The course is very flat and follows along the downtown streets of Celebration, through extremely attractive neighborhoods, and along several major roads that were open to traffic but coned, except in one area right after the full split off from the half. In that section, we were moving along a major thoroughfare with cars parked to our left and moving vehicles heading towards us on the right. We had to edge close to the parked cars to keep from being hit. This was the only section that appeared to be dangerous and definitely needs some improvement. The best parts of the course were along wooden boardwalks that wove through woods and alongside lakes. It would have been great to have the course entirely on these boardwalks – I loved the springy feeling of my feet on the wooden planks.
Mile markers appeared at every mile without fail – and so did aid stations. It was wonderful to have so many well-equipped and organized aid stations, with so many great volunteers who stayed throughout both loops. I must mention that these volunteers, young and old, were exceptionally well-trained. All of them knew how to offer beverages, holding the cup in the palm of their hand instead of by the rim (one of my pet peeves). There was water, Gatorade, and Clif gels at the aid stations, but I also appreciated the impromptu neighborhood aid stations set up by some gracious homeowners who handed out licorice sticks, candy, and grape juice (and vodka, but that’s another story).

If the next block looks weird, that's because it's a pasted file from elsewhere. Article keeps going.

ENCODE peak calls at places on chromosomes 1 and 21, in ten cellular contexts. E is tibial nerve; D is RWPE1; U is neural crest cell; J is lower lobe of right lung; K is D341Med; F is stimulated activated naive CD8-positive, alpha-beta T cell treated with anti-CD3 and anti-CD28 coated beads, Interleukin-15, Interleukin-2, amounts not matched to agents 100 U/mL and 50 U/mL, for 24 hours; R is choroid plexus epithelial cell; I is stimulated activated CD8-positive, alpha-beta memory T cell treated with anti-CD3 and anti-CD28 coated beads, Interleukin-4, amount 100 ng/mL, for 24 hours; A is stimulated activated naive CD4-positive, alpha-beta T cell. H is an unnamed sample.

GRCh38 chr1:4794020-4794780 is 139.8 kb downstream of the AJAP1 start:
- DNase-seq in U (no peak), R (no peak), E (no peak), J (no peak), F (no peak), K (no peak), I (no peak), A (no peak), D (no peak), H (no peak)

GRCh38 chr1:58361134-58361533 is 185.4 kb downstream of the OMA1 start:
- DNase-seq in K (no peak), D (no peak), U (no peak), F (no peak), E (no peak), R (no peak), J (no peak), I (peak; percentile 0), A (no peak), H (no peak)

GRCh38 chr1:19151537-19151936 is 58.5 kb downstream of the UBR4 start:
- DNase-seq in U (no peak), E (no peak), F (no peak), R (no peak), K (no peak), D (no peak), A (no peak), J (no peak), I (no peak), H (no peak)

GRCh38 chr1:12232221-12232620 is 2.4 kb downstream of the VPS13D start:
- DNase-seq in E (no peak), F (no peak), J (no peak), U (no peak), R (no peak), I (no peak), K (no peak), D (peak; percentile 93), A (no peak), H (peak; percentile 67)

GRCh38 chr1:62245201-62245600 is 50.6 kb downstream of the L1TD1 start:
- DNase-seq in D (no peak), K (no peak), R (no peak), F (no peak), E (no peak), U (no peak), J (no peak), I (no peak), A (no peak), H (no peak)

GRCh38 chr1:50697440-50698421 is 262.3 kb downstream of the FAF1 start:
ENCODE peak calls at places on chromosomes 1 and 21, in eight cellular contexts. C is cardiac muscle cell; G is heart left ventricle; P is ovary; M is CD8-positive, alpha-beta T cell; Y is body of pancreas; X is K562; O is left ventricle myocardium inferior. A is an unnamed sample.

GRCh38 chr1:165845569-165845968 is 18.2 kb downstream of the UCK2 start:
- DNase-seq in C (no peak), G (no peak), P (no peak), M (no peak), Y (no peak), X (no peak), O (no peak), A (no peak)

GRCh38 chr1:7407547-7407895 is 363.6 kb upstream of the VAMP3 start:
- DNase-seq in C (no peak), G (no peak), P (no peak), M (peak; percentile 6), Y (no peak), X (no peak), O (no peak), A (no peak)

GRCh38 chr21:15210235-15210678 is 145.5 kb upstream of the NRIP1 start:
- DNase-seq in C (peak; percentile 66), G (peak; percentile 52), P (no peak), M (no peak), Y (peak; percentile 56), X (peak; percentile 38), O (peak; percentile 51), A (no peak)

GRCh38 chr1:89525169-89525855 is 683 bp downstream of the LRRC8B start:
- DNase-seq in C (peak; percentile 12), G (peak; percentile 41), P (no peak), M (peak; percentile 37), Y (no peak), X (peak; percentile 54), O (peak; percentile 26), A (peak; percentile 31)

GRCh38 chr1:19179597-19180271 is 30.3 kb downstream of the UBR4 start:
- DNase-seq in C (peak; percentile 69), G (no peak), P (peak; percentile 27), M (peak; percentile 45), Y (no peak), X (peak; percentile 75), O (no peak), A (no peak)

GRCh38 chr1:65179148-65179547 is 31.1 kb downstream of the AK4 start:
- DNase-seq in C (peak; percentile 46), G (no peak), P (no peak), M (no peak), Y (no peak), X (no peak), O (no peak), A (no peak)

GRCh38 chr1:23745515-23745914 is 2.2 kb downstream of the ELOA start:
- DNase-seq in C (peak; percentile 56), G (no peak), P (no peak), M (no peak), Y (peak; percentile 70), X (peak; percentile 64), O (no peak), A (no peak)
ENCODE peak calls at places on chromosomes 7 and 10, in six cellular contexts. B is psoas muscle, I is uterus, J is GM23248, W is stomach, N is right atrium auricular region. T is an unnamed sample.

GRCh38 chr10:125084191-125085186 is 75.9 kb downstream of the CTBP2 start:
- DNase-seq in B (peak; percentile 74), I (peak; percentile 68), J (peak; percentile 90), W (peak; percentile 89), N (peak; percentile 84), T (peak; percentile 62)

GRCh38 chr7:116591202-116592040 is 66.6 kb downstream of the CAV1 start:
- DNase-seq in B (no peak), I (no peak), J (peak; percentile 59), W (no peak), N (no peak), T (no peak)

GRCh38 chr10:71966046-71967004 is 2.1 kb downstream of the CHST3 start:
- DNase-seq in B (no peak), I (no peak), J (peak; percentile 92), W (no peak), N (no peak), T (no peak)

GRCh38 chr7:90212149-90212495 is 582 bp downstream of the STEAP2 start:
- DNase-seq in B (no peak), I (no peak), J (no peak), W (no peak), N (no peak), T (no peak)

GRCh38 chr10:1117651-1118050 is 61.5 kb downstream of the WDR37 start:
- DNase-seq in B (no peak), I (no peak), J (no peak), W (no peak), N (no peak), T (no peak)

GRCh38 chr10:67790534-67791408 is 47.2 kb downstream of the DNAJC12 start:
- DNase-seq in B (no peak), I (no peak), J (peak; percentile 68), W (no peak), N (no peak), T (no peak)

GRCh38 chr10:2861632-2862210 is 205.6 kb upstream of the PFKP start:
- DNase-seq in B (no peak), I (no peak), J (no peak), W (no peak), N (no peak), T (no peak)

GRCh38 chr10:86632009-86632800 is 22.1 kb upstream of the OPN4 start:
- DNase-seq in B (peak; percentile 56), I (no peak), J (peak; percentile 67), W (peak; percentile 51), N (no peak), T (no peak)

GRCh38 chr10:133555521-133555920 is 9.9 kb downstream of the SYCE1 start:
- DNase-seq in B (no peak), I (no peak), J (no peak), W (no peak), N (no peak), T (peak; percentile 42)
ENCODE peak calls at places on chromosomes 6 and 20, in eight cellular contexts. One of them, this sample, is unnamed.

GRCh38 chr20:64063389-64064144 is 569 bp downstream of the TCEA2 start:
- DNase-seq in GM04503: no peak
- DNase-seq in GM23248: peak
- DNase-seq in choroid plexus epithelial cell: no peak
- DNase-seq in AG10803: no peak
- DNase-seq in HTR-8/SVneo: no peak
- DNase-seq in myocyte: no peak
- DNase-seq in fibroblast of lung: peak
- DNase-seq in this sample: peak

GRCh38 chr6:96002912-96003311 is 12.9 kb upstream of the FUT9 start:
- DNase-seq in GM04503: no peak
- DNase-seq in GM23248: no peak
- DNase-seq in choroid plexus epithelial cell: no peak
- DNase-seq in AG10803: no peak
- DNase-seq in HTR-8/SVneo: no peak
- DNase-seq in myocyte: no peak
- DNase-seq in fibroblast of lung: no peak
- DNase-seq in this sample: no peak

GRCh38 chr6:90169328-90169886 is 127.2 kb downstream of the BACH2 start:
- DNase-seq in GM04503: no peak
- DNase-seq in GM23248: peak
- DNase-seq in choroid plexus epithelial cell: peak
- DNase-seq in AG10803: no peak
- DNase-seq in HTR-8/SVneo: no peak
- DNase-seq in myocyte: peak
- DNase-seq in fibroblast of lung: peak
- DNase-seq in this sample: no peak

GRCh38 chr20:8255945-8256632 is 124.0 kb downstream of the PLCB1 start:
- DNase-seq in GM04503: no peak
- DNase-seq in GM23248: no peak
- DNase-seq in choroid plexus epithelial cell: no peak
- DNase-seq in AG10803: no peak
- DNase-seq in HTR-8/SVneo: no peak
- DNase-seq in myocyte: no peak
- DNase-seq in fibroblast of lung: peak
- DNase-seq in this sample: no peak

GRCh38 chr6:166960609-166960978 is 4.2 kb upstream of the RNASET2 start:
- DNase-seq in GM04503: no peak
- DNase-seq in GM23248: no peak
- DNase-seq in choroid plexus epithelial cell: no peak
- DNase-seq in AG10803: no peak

It was hard to watch the half marathoners peel off towards the finish line as I turned to head out on my second time around, but I discovered that my husband was able to find me and cheer me on a couple of times along the course as I wove through the downtown streets. The hardest miles for me were 13 through 18, but once I hit the 20 mile marker I felt a resurgence of energy, especially since I was once again on boardwalks for a while. I crossed the finish line in 5:54, exactly my finishing time at Baton Rouge last week.
A volunteer placed a finisher medal (attractive with a colorful lanyard) around my neck and gave me a bottle of water. Darcy found me and took a few photos and then I looked for some refreshments. We had been promised an array of goodies (more than ‘bagels and bananas’) from area restaurants, and there had been an assurance on the website that these treats would be available for all finishers, regardless of speed. Unfortunately, that was not the case. They did bring in some pizzas and that was very welcome, but it would have been great to have tried some of the restaurant specialties.
My only quibbles are with the lack of cones on a short busy segment of the second loop (a safety issue) and the unfulfilled promise of restaurant treats for back-of-the-packers. The first could be addressed by altering that section of the course or by moving us to the sidewalk for that portion (though there should be a volunteer there to give us instructions). As for the food issue – just don’t get our hopes up. I would have been perfectly satisfied with pizza or bagels if I hadn’t been aware that there were more tempting goodies earlier. With a generous 7 hour time limit, this race is a good choice for walkers and slower runners. It is a perfect choice for walkers who wish to do a half marathon.